Superhero comic books and movies are often more than just good entertainment. They can act as a positive form of escapism for children and adults who struggle with their own surroundings and feelings disempowerment. The mythology of superheroes is rooted in our own awkward human development, especially feelings of loss, loneliness, and lack of control, and the ways we overcome our problems to emerge stronger and more self-aware. And to be honest, who hasn’t at times wished they had the super strength of Wonder Woman, the super-healing powers and snarky wit of Deadpool, or the Adamantium claws and devil-may-care attitude of Wolverine.
Apparently, Stephen Colbert felt the exact same way. Recently, scientists at Cambridge University in England released a study claiming human beings would require “impractically large sticky feet and…shoes in a US size 114.” The study effectively debunked Spider-Man, which the late night host dubbed “a PhD thesis on destroying my childhood.” Fortunately for us and Colbert, scientists at Stanford University in California didn’t quite agree with the study.
After reading the report and, of course, watching Colbert’s diatribe, several engineers at Stanford endeavored to re-empower the unglued superhero. They released their own video (below, via Comic Book) giving Marvel’s human spider back some of his credibility. In the video, they refute Cambridge’s claim by suggesting if humans “don’t just copy the gecko, but instead you’re clever about how you distribute your weight, you can use a device like this [microfiber pad], and a human can climb a glass wall.”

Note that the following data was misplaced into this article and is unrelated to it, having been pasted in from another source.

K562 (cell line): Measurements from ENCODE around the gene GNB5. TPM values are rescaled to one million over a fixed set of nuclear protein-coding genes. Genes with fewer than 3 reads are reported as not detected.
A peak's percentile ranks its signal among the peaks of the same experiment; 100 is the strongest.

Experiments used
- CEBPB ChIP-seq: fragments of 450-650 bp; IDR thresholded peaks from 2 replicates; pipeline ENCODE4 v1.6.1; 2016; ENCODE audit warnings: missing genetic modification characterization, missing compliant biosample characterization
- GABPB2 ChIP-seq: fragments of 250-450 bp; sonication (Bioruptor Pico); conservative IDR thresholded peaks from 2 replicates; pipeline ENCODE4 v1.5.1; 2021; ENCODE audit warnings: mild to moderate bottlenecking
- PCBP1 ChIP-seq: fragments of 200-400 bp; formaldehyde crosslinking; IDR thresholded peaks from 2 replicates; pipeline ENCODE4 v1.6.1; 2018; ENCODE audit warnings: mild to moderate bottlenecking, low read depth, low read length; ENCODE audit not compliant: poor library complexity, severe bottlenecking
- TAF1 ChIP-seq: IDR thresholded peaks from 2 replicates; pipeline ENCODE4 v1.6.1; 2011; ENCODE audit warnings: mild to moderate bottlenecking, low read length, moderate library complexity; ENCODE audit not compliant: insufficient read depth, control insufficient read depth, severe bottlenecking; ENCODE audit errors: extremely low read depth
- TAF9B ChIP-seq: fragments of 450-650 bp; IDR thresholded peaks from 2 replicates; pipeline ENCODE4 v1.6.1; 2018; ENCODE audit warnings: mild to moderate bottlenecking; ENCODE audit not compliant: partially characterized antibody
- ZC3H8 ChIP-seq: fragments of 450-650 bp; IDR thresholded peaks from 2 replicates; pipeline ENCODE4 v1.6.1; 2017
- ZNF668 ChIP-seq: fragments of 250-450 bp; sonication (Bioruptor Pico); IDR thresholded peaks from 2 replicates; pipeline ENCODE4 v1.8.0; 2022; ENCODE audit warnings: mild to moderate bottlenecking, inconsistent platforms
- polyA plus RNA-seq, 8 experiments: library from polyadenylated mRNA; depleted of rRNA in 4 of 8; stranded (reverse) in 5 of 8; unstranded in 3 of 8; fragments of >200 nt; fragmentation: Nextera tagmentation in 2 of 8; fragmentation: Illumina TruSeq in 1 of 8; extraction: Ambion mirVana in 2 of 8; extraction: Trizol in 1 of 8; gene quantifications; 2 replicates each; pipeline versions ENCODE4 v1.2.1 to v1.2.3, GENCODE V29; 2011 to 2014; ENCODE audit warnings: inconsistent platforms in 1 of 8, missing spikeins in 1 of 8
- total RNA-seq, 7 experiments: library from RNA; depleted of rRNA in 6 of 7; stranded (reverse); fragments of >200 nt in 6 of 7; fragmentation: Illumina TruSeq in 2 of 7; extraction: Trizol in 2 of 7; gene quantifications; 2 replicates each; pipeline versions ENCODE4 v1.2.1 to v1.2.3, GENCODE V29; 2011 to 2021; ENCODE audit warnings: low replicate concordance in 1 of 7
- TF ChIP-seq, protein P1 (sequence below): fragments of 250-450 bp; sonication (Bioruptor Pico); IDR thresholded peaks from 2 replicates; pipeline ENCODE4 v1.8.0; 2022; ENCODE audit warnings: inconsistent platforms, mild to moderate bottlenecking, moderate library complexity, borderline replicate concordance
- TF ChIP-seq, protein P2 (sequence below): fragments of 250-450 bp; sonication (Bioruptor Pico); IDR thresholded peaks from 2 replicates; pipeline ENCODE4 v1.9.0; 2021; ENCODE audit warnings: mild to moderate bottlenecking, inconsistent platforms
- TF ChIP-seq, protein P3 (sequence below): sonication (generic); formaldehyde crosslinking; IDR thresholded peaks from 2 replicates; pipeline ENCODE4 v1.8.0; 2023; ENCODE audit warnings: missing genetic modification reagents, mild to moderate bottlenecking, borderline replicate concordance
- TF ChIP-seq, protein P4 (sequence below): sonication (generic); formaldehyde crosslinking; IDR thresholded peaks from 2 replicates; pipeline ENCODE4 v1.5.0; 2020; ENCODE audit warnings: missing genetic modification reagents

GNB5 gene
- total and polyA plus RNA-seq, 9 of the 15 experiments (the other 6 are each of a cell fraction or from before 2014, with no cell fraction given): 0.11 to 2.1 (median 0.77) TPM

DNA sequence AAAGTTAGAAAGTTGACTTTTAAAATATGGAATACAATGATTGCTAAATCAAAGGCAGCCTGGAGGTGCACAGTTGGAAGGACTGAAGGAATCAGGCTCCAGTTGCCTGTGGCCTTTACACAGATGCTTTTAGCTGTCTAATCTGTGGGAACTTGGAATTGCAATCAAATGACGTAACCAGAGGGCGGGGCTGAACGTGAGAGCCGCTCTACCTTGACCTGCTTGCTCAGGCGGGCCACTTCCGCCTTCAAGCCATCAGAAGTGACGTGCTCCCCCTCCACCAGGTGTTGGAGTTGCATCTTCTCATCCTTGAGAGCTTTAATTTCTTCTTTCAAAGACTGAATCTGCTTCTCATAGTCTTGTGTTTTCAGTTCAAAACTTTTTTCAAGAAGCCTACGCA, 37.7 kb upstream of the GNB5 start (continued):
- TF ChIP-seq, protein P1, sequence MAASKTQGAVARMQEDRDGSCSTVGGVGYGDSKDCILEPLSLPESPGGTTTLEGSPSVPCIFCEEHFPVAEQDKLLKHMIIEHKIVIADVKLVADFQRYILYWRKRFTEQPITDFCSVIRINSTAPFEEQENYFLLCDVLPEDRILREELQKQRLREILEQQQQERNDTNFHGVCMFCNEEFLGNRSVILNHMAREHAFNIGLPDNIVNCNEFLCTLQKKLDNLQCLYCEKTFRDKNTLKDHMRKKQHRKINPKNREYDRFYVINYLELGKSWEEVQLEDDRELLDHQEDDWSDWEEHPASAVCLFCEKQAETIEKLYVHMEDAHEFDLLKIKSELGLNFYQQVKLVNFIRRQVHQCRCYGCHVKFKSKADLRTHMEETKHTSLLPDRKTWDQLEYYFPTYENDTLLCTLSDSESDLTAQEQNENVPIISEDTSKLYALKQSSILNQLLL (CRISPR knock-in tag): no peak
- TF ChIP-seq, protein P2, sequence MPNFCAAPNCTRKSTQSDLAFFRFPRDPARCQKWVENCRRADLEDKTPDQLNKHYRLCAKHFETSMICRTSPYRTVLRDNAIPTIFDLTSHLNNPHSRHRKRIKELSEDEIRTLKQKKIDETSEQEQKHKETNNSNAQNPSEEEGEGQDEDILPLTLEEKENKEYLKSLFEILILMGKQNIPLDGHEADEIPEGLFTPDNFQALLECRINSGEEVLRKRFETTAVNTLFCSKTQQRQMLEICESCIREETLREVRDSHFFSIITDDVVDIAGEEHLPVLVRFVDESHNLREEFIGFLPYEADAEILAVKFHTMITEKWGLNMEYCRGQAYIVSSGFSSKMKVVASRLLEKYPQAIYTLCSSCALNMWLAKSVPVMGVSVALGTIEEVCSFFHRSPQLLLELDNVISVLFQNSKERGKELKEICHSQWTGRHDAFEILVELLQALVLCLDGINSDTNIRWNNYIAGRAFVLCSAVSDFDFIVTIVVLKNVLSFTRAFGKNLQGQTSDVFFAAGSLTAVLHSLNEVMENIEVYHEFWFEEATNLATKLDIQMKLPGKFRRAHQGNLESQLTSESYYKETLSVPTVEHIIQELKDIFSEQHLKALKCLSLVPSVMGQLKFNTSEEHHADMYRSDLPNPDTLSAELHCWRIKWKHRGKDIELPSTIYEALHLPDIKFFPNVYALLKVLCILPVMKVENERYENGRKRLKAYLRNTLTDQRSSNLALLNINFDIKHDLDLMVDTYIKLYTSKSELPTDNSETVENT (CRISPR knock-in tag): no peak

The video continues to show Stanford mechanical engineer Elliot Hawkes using the “Gecko Glove” to scale a replica building wall. Originally developed in 2014, the glove or pad consists of 24 sticky tiles “covered with sawtooth-shape polymer structures… about the width of a human hair.” The technology’s stems from Stanford's 2006 project, StickyBot, a robot built to emulate a gecko’s climbing abilities. The project could conceivable be used to create robots who can manufacture and lift large LCD displays and could even be used in space to safely dispose of large debris.
Stanford’s rebuttal comes as good news to fans of Spider-Man and comic books everywhere. Although current theories about physics and the natural laws of the universe stand in the way of a number of superhero powers (the jury’s still out on heat vision and invisibility), science has been able to lend more credence to some of our favorite fantastical concepts. We now know that Spider-Man’s wall climbing ability, if cumbersome, is possible. Spider silk also inspired scientists to construct super-strong microfiber nanotubes which in future will be capable of carrying massive loads and reinforcing clothing and bullet proof vests.
And giving credibility to Spider-Man’s powers, at least the non-radioactive spider bite-related ones, isn’t the only benefit of these studies. Our friendly neighborhood wall crawler has inspired technology which can keep us safe as our buildings and tasks reach new heights, protect us from dangerous situations in super-strong body armor, and even help us reach for the stars. Now, where’s my Adamantium skeleton, science?
Captain America: Civil War will release on May 6, 2016, followed by Doctor Strange– November 4, 2016; Guardians of the Galaxy 2 – May 5, 2017; Spider-Man – July 7, 2017; Thor: Ragnarok – November 3, 2017; Black Panther – February 16, 2018; The Avengers: Infinity War Part 1 – May 4, 2018; Ant-Man and the Wasp – July 6, 2018;Captain Marvel – March 8, 2019; The Avengers: Infinity War Part 2 – May 3, 2019; Inhumans – July 12, 2019; and as-yet untitled Marvel movies on May 1, July 10 and November 6, 2020.
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